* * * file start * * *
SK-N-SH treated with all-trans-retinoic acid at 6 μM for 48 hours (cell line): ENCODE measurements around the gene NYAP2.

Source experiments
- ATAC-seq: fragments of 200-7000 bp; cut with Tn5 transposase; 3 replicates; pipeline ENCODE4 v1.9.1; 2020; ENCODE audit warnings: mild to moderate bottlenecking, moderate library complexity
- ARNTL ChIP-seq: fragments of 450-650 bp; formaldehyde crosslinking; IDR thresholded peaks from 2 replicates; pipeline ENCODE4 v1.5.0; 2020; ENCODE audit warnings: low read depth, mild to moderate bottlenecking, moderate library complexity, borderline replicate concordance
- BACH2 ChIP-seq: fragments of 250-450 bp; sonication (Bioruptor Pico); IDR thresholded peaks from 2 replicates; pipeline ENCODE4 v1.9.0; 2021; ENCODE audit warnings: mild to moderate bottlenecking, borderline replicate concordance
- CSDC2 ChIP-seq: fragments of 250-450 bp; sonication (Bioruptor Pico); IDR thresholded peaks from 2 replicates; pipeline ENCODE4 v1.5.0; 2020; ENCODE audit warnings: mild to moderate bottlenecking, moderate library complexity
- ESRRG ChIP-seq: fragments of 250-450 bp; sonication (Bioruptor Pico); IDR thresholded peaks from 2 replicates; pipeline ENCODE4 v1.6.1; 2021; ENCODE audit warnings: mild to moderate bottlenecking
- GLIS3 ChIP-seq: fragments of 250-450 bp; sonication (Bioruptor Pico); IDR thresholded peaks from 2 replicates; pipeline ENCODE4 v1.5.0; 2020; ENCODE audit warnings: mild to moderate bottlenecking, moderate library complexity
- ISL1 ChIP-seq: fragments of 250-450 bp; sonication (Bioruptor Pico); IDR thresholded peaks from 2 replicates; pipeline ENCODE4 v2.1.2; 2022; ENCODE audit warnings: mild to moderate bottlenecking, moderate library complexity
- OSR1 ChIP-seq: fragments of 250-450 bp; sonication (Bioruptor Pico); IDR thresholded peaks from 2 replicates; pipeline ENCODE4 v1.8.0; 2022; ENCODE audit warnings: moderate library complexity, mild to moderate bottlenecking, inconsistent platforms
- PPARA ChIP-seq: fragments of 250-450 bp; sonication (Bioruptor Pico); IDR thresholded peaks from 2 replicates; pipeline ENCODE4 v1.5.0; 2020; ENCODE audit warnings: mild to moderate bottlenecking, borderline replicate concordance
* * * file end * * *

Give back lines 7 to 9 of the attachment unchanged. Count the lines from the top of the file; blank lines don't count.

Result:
- ESRRG ChIP-seq: fragments of 250-450 bp; sonication (Bioruptor Pico); IDR thresholded peaks from 2 replicates; pipeline ENCODE4 v1.6.1; 2021; ENCODE audit warnings: mild to moderate bottlenecking
- GLIS3 ChIP-seq: fragments of 250-450 bp; sonication (Bioruptor Pico); IDR thresholded peaks from 2 replicates; pipeline ENCODE4 v1.5.0; 2020; ENCODE audit warnings: mild to moderate bottlenecking, moderate library complexity
- ISL1 ChIP-seq: fragments of 250-450 bp; sonication (Bioruptor Pico); IDR thresholded peaks from 2 replicates; pipeline ENCODE4 v2.1.2; 2022; ENCODE audit warnings: mild to moderate bottlenecking, moderate library complexity